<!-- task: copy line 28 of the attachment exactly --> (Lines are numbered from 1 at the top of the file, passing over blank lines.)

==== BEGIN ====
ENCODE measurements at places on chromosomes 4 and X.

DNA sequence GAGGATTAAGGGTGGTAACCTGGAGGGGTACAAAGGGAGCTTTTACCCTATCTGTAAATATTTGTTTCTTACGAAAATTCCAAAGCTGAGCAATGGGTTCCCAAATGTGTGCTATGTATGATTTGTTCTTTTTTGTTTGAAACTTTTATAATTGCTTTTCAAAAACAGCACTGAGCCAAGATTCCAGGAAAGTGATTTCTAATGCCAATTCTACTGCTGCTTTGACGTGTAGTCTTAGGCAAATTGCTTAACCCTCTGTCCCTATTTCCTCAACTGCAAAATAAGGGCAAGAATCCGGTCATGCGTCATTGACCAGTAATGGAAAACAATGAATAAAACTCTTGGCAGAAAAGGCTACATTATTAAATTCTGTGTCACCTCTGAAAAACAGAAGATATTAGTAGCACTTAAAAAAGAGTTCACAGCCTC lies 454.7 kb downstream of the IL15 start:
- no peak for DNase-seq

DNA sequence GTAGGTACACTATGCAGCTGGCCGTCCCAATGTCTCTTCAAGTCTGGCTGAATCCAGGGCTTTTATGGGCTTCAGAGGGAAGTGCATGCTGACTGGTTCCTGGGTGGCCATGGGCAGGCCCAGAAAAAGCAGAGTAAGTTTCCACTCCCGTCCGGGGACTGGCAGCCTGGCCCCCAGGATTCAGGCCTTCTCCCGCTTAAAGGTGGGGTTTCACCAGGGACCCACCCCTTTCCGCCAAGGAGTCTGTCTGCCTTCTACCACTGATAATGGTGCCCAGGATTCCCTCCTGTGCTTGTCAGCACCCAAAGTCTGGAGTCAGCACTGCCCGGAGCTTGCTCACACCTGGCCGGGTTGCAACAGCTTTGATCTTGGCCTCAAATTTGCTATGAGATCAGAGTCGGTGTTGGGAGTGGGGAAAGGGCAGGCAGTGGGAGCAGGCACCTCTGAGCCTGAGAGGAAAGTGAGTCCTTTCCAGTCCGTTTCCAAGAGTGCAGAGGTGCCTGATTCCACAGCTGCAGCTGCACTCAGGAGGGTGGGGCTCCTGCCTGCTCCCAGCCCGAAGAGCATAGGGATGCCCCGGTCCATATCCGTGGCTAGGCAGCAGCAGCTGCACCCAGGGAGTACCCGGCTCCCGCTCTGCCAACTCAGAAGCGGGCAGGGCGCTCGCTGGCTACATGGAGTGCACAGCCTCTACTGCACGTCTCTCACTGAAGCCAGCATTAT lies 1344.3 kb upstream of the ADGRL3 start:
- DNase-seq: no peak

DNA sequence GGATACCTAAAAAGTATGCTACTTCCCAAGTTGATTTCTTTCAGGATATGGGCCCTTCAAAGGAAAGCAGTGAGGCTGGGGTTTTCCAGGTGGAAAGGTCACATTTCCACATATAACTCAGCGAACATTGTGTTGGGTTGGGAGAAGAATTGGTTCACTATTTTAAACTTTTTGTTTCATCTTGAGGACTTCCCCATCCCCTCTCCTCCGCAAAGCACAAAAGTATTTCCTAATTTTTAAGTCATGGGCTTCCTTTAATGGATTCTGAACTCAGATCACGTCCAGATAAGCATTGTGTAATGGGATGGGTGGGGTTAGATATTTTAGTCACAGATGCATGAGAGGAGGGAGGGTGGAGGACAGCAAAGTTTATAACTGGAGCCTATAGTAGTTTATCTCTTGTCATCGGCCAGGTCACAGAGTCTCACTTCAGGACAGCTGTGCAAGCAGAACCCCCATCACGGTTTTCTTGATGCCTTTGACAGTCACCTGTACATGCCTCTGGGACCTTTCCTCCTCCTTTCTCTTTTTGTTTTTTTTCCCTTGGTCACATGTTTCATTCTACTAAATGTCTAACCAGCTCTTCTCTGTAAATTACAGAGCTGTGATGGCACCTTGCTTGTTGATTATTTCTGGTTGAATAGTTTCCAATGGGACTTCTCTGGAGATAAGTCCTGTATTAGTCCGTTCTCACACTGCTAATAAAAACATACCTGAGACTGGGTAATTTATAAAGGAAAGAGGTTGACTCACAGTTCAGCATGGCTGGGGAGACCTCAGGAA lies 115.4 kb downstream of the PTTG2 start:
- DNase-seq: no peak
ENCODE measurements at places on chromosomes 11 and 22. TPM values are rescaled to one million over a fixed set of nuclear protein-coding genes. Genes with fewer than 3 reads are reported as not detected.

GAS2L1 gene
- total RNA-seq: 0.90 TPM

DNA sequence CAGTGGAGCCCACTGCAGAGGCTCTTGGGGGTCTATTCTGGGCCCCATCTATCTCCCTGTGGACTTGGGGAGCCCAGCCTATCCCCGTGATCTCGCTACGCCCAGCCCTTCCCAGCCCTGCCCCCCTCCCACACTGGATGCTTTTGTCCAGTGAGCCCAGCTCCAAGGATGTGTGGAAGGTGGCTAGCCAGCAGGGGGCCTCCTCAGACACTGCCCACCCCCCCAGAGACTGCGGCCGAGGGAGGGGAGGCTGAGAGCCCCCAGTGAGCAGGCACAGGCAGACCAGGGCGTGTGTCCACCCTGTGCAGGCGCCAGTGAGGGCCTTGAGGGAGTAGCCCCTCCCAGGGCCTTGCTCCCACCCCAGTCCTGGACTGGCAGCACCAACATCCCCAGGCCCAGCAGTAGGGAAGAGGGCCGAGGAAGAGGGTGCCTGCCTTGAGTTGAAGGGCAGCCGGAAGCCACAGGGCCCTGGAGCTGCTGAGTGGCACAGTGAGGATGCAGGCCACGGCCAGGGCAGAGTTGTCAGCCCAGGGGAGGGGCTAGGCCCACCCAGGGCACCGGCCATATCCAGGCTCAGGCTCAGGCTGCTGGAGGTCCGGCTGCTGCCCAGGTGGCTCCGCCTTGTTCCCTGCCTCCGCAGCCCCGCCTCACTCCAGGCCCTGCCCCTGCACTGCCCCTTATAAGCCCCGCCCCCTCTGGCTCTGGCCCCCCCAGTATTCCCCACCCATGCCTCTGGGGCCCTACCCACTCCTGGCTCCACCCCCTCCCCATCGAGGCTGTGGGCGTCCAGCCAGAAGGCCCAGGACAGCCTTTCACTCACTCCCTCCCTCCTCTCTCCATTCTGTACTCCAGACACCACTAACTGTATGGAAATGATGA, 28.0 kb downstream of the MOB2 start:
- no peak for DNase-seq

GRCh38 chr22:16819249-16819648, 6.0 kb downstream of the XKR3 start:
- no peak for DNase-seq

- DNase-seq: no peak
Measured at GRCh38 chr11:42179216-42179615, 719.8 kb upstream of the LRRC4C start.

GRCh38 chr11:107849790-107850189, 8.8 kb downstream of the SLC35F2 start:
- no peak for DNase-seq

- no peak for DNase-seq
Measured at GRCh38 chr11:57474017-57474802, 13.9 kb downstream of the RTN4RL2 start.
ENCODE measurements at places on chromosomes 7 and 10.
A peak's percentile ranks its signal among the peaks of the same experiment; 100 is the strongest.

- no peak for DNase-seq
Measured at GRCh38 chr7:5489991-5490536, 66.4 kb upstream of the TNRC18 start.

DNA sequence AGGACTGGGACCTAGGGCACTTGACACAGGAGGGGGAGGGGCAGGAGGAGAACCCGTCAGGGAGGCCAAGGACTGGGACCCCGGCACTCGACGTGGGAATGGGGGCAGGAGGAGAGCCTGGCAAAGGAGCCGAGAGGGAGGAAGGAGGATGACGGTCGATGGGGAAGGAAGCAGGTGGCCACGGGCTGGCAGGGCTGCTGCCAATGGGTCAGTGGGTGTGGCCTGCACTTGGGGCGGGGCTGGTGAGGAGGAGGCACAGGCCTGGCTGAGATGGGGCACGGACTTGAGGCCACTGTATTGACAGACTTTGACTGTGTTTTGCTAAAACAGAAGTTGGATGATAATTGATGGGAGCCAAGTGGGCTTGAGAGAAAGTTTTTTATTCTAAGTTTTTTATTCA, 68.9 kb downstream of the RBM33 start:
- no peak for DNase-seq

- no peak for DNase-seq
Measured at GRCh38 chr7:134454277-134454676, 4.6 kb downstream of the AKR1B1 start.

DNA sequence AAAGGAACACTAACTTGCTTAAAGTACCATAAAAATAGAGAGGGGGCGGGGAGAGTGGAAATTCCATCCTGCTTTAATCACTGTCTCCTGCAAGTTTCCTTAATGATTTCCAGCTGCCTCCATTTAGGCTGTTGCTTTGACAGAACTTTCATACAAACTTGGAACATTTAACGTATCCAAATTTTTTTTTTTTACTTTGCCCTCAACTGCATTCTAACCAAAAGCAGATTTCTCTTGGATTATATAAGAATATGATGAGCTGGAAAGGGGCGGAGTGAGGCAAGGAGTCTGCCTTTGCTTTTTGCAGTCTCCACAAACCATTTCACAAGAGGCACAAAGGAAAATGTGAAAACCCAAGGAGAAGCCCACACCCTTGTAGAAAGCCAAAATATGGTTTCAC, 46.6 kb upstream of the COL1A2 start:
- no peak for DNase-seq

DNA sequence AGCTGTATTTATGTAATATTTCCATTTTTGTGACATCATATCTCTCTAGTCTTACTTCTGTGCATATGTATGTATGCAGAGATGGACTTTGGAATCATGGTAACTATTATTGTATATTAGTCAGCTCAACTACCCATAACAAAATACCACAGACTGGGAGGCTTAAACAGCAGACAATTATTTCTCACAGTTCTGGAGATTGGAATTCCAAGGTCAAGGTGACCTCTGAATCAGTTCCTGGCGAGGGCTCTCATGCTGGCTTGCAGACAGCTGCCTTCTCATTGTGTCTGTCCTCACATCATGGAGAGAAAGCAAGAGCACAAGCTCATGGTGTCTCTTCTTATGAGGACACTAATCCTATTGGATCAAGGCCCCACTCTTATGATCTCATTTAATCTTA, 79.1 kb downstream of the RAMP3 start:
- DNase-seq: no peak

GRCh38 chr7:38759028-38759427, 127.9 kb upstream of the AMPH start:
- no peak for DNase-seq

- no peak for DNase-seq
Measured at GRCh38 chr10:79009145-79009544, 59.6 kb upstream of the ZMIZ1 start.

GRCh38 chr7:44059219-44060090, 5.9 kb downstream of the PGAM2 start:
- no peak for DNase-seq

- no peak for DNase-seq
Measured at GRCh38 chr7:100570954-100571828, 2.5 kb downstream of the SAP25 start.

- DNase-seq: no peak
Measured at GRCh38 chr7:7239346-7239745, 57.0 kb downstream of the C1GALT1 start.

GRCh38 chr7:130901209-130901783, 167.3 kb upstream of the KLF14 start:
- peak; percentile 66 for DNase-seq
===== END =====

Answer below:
Measured at GRCh38 chr7:134454277-134454676, 4.6 kb downstream of the AKR1B1 start.